At the office of Linda Stewart Law, PLLC, in Baytown, we bring more than 8 years of experience to family law clients in south Texas. To learn how we can help, call our office at 281-420-8020 or contact us online. We offer an initial consultation at a reduced fee of $50. We accept credit cards and will set up a payment plan, if appropriate. Our offices are open Monday through Thursday, from 9 a.m. until 5 p.m., and until noon on Fridays. Evening and weekend appointments can be arranged upon request.

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Harris County Works with AG’s Office to Collect $150 in Child Support

The Harris County FOCAS program—an acronym for Focus on Collection and Services—worked in partnership with the Texas Attorney General’s office in 2015 to collect more than $150 million in child support payments.

The program, which has been in place for more than a decade, uses a range of legal tools to collect and enforce child support orders. Officials may legally withhold or garnish the wages of a non-custodial parent to pay child support. The county also uses state and federal tax refund intercepts, as well as liens and contempt proceedings. Federal tax intercepts make up about $2 million in annual receipts.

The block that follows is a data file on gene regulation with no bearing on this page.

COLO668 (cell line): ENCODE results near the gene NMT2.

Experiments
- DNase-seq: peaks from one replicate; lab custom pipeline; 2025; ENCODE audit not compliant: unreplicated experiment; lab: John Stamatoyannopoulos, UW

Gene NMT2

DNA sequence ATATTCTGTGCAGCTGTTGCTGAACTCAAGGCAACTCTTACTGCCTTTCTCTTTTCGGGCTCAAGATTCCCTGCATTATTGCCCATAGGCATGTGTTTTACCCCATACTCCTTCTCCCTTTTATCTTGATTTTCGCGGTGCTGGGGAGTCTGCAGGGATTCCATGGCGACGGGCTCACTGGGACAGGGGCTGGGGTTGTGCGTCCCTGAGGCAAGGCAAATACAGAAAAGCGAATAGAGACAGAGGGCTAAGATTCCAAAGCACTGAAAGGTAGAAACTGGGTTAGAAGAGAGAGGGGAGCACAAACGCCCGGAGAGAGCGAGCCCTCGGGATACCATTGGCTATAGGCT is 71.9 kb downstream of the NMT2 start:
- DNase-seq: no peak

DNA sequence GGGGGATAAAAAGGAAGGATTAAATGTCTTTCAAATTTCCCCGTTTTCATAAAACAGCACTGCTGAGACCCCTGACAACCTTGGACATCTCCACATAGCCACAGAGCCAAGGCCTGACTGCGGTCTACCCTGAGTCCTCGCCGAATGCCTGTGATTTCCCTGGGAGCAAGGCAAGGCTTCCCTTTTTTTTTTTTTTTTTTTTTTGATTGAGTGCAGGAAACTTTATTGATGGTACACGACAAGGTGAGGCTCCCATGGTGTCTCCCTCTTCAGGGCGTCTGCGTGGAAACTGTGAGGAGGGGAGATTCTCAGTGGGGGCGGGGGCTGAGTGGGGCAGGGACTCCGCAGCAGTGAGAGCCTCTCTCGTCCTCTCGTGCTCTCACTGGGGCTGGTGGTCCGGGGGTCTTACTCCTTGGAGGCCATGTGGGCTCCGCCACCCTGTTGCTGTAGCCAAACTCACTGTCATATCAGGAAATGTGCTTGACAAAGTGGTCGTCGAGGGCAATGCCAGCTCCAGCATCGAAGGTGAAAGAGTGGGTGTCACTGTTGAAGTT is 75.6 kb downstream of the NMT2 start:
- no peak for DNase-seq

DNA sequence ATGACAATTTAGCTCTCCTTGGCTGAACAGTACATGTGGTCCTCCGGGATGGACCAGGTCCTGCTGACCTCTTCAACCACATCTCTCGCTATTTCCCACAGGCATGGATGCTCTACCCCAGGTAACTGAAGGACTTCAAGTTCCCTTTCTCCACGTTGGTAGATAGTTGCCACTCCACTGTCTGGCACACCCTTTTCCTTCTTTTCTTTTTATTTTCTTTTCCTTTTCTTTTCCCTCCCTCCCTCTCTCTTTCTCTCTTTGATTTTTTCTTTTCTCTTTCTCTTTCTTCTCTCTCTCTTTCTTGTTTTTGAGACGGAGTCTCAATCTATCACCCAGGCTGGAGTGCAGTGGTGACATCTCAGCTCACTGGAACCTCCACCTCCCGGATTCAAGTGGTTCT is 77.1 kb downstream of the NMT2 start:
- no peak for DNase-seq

The FOCAS program is not mandatory in Harris County, but parties to a divorce will automatically be included unless they opt out. For custodial parents, there’s a real incentive to participate, as the average monthly support amount collected per case through FOCAS is $766.65, whereas individuals outside the program recover only an average of $530.64. Approximately 85% of parents in the FOCAS program pay their support in full and on time. Only 58% of those outside the program are compliant with court support orders.

Though the program is 12 years old, there are still many older support orders that are not subject to FOCAS. Authorities expect that, over the next few years, the number of non-FOCAS cases in the system will fall dramatically.

Contact Us

At the office of Linda Stewart Law, PLLC, in Baytown, we bring more than 8 years of experience to family law clients in south Texas. To learn how we can help, call our office at 281-420-8020 or contact us online. We offer an initial consultation at a reduced fee of $50. We accept credit cards and will set up a payment plan, if appropriate. Our offices are open Monday through Thursday, from 9 a.m. until 5 p.m., and until noon on Fridays. Evening and weekend appointments can be arranged upon request.

 

Se Habla Espanol | ASL and ESL Services Also Available